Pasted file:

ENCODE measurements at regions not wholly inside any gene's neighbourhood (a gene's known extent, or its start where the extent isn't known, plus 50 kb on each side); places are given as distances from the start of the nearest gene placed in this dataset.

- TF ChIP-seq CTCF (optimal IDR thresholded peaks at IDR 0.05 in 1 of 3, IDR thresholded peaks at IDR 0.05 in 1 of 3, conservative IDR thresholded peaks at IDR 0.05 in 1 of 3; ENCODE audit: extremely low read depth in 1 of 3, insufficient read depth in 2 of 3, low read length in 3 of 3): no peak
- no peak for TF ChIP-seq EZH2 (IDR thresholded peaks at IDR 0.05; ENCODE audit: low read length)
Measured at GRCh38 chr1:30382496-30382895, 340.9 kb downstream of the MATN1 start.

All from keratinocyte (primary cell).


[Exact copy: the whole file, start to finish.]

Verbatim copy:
ENCODE measurements at regions not wholly inside any gene's neighbourhood (a gene's known extent, or its start where the extent isn't known, plus 50 kb on each side); places are given as distances from the start of the nearest gene placed in this dataset.

- TF ChIP-seq CTCF (optimal IDR thresholded peaks at IDR 0.05 in 1 of 3, IDR thresholded peaks at IDR 0.05 in 1 of 3, conservative IDR thresholded peaks at IDR 0.05 in 1 of 3; ENCODE audit: extremely low read depth in 1 of 3, insufficient read depth in 2 of 3, low read length in 3 of 3): no peak
- no peak for TF ChIP-seq EZH2 (IDR thresholded peaks at IDR 0.05; ENCODE audit: low read length)
Measured at GRCh38 chr1:30382496-30382895, 340.9 kb downstream of the MATN1 start.

All from keratinocyte (primary cell).